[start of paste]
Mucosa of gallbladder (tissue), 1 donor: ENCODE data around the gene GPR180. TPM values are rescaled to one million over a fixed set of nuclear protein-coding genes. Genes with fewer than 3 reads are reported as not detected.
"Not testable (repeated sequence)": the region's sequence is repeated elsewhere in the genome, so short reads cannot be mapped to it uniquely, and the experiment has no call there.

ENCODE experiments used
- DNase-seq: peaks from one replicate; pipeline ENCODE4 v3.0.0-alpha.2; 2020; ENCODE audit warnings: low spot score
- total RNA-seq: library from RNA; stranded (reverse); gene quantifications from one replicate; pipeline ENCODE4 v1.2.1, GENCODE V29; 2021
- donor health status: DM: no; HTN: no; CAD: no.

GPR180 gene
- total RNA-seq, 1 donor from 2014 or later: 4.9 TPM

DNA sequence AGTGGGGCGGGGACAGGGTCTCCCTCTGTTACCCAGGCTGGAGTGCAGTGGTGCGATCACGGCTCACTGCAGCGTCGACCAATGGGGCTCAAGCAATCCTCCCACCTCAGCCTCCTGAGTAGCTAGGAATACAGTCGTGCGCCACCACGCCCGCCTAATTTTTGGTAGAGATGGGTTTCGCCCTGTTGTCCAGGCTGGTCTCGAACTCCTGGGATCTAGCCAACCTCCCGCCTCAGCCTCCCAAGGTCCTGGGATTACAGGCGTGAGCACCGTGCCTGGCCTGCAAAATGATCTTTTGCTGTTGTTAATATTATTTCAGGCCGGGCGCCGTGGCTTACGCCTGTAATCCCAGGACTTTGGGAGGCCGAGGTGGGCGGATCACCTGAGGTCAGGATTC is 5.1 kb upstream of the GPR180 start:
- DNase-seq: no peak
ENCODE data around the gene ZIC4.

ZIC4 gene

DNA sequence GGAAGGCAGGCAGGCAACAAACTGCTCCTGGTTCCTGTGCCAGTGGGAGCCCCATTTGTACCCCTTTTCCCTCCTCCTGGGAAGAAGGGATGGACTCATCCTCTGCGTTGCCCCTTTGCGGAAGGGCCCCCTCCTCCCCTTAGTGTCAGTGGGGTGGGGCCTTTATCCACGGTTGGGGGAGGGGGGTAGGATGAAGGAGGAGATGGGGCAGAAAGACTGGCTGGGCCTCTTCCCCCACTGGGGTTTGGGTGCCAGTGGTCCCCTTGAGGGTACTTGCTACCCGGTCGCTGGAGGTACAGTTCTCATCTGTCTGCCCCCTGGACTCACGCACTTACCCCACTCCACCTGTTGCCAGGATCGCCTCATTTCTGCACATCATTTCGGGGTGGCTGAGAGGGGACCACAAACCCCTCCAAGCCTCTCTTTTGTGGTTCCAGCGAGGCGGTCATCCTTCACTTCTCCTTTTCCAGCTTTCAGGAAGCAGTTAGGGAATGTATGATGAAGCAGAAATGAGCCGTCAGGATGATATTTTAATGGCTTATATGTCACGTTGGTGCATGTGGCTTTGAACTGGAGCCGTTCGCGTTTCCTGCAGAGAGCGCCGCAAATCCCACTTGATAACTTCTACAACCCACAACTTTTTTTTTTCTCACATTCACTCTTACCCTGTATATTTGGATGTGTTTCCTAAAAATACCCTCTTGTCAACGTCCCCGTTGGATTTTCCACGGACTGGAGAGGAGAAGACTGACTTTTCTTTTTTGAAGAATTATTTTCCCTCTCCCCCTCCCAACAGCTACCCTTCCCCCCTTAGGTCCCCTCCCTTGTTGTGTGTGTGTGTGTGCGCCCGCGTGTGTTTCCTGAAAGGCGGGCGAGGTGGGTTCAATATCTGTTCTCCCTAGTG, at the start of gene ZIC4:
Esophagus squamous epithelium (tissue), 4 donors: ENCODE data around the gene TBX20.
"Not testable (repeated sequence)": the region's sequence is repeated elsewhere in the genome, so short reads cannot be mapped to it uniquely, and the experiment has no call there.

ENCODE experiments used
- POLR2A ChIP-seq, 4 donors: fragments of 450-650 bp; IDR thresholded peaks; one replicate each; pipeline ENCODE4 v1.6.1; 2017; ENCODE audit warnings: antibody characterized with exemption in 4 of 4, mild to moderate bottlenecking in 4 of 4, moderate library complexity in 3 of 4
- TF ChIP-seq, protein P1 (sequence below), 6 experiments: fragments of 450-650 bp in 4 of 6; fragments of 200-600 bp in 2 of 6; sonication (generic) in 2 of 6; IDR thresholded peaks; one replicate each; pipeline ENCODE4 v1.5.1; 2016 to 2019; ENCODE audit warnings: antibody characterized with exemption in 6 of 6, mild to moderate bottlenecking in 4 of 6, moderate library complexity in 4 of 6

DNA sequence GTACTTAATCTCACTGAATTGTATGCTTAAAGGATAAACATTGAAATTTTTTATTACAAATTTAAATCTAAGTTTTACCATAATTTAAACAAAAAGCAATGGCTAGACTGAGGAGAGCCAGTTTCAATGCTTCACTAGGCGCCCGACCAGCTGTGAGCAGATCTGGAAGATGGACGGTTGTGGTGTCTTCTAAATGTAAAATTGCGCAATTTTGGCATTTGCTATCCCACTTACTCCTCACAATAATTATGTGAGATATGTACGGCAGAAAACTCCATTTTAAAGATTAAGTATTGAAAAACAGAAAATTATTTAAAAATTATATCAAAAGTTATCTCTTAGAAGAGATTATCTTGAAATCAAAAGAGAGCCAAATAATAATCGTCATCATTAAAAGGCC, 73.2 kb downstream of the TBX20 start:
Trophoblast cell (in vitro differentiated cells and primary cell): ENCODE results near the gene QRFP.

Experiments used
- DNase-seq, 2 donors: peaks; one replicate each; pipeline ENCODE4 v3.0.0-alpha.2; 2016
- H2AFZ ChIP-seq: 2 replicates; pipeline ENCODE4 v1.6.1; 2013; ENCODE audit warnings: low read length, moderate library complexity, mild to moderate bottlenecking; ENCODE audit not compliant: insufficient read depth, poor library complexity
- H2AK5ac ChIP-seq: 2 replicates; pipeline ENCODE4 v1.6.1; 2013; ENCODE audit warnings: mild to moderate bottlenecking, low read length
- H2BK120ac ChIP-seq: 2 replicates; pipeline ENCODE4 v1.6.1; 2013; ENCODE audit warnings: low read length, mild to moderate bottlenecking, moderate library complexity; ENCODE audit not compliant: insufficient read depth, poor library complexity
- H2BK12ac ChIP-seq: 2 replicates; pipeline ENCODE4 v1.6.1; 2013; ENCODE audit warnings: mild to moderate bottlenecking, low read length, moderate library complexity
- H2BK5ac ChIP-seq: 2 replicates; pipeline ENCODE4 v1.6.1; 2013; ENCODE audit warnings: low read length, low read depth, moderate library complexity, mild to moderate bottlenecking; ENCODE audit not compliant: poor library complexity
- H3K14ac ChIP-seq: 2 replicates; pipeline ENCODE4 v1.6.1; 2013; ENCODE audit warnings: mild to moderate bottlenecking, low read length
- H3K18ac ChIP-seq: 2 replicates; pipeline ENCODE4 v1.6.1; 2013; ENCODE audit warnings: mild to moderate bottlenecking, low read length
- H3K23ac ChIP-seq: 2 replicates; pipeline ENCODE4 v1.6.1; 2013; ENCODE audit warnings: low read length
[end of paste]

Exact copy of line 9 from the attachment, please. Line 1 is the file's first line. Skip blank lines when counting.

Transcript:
DNA sequence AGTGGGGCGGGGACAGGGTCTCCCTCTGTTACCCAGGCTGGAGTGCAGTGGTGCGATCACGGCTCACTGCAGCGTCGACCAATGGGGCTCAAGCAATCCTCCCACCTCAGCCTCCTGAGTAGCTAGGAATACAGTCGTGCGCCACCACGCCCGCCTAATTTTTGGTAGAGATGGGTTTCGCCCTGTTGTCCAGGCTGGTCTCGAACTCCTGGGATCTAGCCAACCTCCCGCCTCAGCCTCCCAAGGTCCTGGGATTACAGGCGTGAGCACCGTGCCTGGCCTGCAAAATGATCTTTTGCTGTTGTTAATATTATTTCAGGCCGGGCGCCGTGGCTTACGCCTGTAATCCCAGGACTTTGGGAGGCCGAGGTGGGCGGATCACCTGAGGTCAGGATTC is 5.1 kb upstream of the GPR180 start: